The headache with data repositories

I attended the last rOpenSci call on data repositories1 (recording) and below are my two cents on why storing on, and using data from the web may still be such a headache.

The hour-long community call was - as always - inspiring and presented itself in a relaxed setting; with a set of experts voicing their experiences and challenges around data repositories from different angles, and a Q&A session towards the end. It was, however, over way too quickly and when I left the Zoom call I still had these loose ends in my head.

I am by no means a data repository expert, but I have faced challenges in both using data repositories and storing data in repositories while working as a genomic data scientist.

The big picture


The advantages of open science have been discussed elsewhere2.

Three reasons why researchers need (to share) data come to my mind:

  • Scientific findings; to do research we need data. But even if we have collected and analysed our own data, we often need external data to replicate our results.
  • Reproducibility; we may want to rerun results shown in a paper (i.e. check reproducibility of published results).
  • Standards; repositories may also guarantee certain data storage standards. If we don’t have governed data repositories, everyone will develop their own standards.


The scientific community has already access to a wide range of data repositories out there: Dryad, Zenodo and figshare. They are fairly easy to use, integrate well with other tools and have free plans.

The enigma

The question is then:

There are these great (and free!) data repository solutions out there AND we clearly need them - how come they are not used more often?

The experts

The experts on the call were the following3:

  • Daniella Lowenberg, representing Dryad
  • Matt Jones, representing dataONE
  • Kara Woo, representing Sage Bionetworks and guiding through the call
  • Carl Boettiger, a researcher
  • Karthik Ram, a researcher

Culture change & storage as an afterthought

I work in academic research, and two comments resonated most with the problems I am facing, hence I will focus on those:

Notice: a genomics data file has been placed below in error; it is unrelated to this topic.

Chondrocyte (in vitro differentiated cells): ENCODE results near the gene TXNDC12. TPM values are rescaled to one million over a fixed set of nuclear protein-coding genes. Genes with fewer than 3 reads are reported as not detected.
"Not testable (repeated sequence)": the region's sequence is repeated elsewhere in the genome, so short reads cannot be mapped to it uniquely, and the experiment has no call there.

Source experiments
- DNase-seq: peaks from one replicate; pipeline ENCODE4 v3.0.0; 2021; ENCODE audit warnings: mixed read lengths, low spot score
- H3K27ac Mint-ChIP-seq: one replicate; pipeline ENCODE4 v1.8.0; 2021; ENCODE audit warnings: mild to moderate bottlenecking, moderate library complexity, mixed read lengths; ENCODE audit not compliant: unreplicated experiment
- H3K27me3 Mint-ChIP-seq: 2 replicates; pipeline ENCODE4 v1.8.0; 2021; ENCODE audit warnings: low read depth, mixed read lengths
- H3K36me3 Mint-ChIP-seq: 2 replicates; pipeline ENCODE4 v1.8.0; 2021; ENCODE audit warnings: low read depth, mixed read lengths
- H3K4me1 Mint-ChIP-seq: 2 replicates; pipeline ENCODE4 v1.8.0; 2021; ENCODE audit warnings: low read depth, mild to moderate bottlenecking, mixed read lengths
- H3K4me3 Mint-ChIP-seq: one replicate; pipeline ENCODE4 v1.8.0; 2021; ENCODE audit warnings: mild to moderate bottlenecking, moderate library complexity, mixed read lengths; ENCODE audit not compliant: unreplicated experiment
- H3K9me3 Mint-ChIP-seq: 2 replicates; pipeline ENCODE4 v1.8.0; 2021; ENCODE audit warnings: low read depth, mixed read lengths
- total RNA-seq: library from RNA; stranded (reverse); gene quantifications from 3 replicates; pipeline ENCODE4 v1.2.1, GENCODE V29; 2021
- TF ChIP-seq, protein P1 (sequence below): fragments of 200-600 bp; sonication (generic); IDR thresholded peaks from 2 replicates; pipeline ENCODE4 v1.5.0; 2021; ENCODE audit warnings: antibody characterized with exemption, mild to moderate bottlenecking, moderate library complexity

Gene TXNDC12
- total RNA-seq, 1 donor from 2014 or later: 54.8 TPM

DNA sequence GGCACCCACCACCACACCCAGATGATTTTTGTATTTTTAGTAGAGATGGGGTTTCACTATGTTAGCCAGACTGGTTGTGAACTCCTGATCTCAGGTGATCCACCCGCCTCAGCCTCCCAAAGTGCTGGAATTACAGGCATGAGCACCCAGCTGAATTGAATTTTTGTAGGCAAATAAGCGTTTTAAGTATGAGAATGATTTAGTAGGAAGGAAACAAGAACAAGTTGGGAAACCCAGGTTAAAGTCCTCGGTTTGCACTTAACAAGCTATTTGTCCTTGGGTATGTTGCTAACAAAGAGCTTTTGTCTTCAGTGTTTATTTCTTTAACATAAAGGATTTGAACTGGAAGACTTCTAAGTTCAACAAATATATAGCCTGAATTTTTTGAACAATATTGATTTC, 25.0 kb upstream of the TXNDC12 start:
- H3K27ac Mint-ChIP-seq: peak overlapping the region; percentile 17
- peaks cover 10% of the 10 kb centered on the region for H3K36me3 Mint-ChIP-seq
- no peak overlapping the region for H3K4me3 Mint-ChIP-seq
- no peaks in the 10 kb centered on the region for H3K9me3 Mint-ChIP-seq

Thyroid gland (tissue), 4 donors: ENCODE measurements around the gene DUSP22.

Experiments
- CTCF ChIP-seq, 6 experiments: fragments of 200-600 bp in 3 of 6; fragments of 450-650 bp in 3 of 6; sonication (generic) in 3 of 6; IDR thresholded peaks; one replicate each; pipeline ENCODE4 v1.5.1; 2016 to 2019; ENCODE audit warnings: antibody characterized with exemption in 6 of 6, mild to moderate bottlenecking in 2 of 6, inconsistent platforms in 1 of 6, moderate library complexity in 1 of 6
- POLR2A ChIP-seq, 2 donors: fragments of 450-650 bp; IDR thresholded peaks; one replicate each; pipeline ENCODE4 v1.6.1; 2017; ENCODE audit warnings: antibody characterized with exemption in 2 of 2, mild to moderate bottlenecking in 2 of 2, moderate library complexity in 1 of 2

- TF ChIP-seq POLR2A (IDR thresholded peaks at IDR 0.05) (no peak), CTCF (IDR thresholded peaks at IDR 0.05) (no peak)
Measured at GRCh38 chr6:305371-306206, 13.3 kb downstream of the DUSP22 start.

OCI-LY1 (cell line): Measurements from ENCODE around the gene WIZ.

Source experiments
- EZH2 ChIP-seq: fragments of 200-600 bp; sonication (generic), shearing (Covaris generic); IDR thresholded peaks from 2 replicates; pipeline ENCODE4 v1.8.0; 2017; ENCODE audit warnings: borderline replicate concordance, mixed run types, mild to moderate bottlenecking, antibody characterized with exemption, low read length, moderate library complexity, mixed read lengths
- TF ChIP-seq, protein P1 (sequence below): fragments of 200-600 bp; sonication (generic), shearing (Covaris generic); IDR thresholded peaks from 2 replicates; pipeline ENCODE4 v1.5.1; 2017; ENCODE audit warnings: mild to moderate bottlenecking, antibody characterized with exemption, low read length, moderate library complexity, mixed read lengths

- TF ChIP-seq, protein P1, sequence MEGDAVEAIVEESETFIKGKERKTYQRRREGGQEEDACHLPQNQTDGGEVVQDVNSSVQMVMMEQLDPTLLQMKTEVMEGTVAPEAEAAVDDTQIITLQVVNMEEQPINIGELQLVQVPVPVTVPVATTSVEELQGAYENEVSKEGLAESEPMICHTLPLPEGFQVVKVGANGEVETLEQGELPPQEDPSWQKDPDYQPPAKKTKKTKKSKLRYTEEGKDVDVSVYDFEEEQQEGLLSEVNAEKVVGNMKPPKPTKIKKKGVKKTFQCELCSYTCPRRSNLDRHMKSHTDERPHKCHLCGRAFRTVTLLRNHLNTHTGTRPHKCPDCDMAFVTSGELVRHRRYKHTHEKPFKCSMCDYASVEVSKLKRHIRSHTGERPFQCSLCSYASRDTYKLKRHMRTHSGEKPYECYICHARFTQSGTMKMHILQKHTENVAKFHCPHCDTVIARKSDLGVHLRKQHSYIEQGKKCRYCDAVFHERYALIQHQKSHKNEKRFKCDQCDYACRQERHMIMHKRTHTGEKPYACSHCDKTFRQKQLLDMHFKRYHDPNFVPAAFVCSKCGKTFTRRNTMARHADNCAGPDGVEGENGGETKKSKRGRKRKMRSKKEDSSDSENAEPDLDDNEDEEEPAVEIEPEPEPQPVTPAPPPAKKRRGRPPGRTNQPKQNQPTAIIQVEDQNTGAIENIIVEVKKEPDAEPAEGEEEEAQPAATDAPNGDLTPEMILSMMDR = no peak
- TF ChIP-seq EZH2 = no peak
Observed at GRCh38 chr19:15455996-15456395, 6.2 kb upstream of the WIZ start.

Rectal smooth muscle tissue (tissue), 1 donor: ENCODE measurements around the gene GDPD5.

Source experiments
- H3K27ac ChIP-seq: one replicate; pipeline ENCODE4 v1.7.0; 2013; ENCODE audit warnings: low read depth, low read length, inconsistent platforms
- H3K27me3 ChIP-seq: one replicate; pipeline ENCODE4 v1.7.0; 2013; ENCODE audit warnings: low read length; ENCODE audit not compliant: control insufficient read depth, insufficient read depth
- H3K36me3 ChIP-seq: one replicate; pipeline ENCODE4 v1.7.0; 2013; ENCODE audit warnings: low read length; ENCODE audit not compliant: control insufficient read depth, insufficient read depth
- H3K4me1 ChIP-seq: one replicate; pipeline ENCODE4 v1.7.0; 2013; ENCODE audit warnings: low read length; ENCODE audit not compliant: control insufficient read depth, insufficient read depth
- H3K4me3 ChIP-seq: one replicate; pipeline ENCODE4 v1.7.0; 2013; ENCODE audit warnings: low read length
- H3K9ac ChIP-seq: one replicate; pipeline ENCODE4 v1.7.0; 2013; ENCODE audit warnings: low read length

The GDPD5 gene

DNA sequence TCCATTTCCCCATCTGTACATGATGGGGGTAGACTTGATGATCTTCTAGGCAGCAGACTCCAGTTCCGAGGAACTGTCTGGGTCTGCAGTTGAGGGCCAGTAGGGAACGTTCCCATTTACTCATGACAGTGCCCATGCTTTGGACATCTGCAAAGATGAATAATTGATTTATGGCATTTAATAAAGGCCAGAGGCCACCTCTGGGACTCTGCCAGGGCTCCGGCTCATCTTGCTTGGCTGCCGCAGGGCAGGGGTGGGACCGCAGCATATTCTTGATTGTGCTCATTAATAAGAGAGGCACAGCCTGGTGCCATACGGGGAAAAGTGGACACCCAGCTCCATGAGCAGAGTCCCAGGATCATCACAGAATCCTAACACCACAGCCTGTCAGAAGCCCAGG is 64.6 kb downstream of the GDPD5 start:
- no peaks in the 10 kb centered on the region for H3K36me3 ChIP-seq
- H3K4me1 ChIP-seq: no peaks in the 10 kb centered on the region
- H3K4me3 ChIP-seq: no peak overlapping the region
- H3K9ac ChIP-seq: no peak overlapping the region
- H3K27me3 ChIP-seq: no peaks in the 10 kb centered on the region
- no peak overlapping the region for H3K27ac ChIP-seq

1. Karthik Ram made the point that although there is infrastructure to host code, data, and computing, a) they lag behind in user experience and b) users lack incentives to share their data.
  2. Carl Boettiger mentioned that analysis and storage are still too far apart, with public data storage being a mere afterthought.

Let’s discuss these two points in turn.

What’s needed for culture change?

To illustrate where data repositories lack compared to code and computing, Karthik Ram showed the pyramid for culture change introduced by Brian Nosek (shown as an annotated screenshot below).

On the left hand side (A) are the culture change mechanism (along with their incentives B):

  • Infrastructure
  • UI/UX
  • Communities
  • Incentives
  • Policy

On the right-hand side are the three pillars of (computational) research: data, code and the computing environment.

Green highlighting demonstrates where the mechanism has been accomplished.

All three pillars have the necessary infrastructure, which is the basis of the pyramid of culture change.

Code is almost fully accomplished, with only policy left out (very few journals require code to be supplied).

Computing environment can be shared, at times easily, e.g. through docker containers, but it lacks a community, incentives and policy enforcements.

Now data HAS actual policies. Often journals require data alongside the publication, but for a proper culture change, we would need UI/UX, communities and incentives4 to be present.

git as a model

Karthik Ram mentioned also that git wasn’t always as widely used in research, but now it is. Probably mostly thanks to infrastructures such as GitHub.

So hopefully data repositories will eventually become as popular as the use of git!

Data repositories as an afterthought

The second comment that got me thinking was by Carl Boettiger: the discrepancy between the daily workflow and publishing the work.

Published data often comes at the end of a lengthy research project, when this is actually quite counter-intuitive (why being at the end when it’s the foundation of a project?).

What’s meant by this? First we collect the data, analyse it using scripts, we get results (which are again data), maybe we write a paper (all displayed on the LHS). After all of that we then think about getting the data (input + results + code) onto a data repository (RHS) - because we remember that this is what we should do.